When you have learnt these basic movements, you can move forward and learn the advanced movements of the language. Sign language in services isn’t a legal requirement and local and small services aren’t likely to have them bigger health care services like A&E and Hospital are more likely to have doctors and nurses that no sign language or have an interpreter on sight. Sign language in a GP is not going to be common i think if someone who’s only way of communication is sign language would have to bring a interpreter with them in the consultation.

I didn’t see any sign language being used on my work placement as their were no deaf children at the nursery. Makaton Makaton is a method of communication using signs and symbols and I often used as a communication process for those with learning difficulties. It was first developed in the UK in the 1970s and is now used in over 40 countries around the world. Unlike BSL, Makaton uses speech as well as actions and symbols. It uses picture cards and ties in facial expressions with the word, to make the word more easily recognised by those with learning difficulties.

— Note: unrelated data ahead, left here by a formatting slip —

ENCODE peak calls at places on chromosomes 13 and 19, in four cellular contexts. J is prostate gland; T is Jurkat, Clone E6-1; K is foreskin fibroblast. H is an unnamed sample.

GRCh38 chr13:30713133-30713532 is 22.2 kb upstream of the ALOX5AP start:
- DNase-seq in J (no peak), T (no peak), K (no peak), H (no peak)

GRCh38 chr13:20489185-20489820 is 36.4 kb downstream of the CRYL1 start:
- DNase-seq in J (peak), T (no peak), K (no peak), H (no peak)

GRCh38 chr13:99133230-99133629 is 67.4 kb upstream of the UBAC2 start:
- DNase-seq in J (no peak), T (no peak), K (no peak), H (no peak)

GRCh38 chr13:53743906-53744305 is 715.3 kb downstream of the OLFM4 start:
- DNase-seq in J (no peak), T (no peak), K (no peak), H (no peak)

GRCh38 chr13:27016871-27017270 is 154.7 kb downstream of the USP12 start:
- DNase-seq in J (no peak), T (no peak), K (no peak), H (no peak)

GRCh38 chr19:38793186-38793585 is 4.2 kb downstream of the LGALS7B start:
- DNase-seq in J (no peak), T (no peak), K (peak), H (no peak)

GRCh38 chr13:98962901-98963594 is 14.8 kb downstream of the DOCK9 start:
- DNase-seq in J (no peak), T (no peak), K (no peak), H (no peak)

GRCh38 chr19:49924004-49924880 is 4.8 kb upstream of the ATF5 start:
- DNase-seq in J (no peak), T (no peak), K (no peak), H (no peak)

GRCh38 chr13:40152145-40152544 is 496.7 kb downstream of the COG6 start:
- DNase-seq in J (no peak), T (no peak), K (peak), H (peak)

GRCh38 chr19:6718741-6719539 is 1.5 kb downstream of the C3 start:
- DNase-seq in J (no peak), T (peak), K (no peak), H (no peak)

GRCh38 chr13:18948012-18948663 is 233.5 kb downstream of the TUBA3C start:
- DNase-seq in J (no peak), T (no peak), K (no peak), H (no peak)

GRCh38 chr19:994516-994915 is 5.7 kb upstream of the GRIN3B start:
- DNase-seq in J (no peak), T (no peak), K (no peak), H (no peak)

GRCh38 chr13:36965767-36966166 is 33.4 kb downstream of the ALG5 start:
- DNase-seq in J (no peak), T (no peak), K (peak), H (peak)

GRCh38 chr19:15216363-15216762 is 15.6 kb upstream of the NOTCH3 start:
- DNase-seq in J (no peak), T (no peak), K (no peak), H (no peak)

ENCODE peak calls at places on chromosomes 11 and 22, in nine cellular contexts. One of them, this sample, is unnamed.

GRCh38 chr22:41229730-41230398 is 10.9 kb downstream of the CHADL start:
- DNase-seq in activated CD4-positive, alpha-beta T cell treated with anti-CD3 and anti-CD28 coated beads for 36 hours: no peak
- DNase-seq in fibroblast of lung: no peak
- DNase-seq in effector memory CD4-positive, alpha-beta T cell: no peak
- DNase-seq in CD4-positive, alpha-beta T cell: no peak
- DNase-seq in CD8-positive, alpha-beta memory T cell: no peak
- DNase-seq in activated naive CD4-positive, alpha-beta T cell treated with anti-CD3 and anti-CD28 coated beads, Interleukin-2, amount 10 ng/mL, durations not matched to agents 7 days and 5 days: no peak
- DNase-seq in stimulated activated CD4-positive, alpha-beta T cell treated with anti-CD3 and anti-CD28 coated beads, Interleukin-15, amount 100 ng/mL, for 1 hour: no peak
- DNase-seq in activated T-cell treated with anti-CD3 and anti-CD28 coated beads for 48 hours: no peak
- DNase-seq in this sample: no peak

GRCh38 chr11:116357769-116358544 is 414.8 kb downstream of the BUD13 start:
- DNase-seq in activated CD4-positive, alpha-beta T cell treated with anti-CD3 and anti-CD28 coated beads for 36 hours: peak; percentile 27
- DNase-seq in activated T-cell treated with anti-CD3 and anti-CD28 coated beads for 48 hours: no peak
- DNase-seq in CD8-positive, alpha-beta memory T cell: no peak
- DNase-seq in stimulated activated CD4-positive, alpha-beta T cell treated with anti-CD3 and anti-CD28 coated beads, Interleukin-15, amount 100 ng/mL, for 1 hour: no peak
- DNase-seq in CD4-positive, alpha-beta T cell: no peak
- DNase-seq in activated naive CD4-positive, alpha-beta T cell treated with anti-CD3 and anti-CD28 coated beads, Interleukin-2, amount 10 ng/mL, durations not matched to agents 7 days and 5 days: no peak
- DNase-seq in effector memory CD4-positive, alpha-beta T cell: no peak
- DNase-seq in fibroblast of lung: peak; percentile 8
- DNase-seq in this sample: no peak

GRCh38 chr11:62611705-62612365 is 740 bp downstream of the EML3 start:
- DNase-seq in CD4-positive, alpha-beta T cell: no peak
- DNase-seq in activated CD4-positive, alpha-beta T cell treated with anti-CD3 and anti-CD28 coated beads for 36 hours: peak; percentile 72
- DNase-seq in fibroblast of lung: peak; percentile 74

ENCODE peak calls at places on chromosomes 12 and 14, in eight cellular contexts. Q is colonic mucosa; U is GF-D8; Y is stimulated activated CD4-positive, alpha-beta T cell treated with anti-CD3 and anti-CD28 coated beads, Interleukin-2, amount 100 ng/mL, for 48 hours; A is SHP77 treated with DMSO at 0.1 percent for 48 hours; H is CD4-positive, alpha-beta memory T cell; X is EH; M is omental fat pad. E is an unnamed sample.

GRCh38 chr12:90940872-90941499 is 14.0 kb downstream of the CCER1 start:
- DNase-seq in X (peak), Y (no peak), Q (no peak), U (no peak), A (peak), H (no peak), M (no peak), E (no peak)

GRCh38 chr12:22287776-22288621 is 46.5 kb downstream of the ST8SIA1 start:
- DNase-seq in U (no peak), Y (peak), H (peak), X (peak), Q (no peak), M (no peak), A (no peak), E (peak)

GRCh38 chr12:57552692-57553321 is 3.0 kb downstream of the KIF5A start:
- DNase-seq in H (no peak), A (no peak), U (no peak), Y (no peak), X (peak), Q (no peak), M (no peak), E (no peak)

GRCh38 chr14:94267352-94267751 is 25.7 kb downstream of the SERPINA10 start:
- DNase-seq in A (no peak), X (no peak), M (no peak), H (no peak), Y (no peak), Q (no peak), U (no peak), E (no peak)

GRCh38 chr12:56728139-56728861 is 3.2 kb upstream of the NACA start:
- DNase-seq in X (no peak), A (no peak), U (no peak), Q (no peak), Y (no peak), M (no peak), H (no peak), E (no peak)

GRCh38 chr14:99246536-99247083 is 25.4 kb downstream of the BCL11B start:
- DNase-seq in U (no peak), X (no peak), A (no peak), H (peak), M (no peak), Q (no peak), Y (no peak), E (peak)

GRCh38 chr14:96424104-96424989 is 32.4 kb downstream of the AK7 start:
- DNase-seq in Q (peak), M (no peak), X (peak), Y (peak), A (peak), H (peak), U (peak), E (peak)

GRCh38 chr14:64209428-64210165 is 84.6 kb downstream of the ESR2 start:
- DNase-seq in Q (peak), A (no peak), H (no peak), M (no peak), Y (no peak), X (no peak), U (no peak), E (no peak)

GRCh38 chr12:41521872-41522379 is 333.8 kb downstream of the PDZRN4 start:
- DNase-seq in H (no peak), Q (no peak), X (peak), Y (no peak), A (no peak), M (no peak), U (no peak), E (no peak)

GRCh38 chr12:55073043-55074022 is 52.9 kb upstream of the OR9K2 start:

Makaton symbols support the written word in the same way that signs support speech. Most Makaton symbols are black and white pictures illustrating the meaning of the word. This has significantly helped children and adults who cannot read or write who can now have messages, shopping lists or even stories written in symbols. Makaton is most commonly used in early years out of the three. Schools use Makaton to develop pupils’ communication skills. Makaton uses speech and gesture, facial expression, eye contact and body language.

It is a language programme which is based on a selected list of everyday words. Makaton uses speech together with a sign (gesture) and/ or a symbol. The signs and symbols will give extra information which can be seen and through research it has been shown that babies and children learn these signs and gestures more easily than the spoken word. Makaton can help if a child has difficulties with understanding and speaking. Through Makaton, the child is able to develop important communication skills e. g. eye contact, turn taking, making choices, understanding, and sharing information.